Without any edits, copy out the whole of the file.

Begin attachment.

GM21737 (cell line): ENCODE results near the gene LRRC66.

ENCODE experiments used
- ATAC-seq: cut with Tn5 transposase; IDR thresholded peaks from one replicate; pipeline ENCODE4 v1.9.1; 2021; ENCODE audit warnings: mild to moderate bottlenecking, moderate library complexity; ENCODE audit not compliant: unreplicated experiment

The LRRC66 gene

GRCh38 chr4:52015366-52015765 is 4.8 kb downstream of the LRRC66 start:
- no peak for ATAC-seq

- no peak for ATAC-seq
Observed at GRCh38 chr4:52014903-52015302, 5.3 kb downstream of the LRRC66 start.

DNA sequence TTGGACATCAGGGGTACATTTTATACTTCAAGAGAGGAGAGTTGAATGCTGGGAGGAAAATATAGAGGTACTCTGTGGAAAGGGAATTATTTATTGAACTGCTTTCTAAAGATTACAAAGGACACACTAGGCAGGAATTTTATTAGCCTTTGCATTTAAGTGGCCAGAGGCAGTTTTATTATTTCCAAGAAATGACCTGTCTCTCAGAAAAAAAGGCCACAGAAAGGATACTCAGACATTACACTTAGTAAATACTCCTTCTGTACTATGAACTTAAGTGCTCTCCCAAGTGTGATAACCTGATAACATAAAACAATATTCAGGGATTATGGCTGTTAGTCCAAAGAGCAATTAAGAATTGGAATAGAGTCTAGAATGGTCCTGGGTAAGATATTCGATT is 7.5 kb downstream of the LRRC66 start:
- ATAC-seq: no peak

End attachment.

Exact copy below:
GM21737 (cell line): ENCODE results near the gene LRRC66.

ENCODE experiments used
- ATAC-seq: cut with Tn5 transposase; IDR thresholded peaks from one replicate; pipeline ENCODE4 v1.9.1; 2021; ENCODE audit warnings: mild to moderate bottlenecking, moderate library complexity; ENCODE audit not compliant: unreplicated experiment

The LRRC66 gene

GRCh38 chr4:52015366-52015765 is 4.8 kb downstream of the LRRC66 start:
- no peak for ATAC-seq

- no peak for ATAC-seq
Observed at GRCh38 chr4:52014903-52015302, 5.3 kb downstream of the LRRC66 start.

DNA sequence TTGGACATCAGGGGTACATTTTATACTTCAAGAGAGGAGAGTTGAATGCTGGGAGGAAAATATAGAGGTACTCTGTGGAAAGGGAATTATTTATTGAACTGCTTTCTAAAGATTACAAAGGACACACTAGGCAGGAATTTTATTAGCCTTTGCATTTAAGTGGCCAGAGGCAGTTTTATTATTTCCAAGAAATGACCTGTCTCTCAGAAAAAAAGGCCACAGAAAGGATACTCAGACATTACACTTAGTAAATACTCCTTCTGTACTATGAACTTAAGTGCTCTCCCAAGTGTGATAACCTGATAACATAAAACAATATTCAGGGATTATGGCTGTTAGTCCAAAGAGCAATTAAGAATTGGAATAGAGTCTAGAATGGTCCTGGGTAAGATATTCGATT is 7.5 kb downstream of the LRRC66 start:
- ATAC-seq: no peak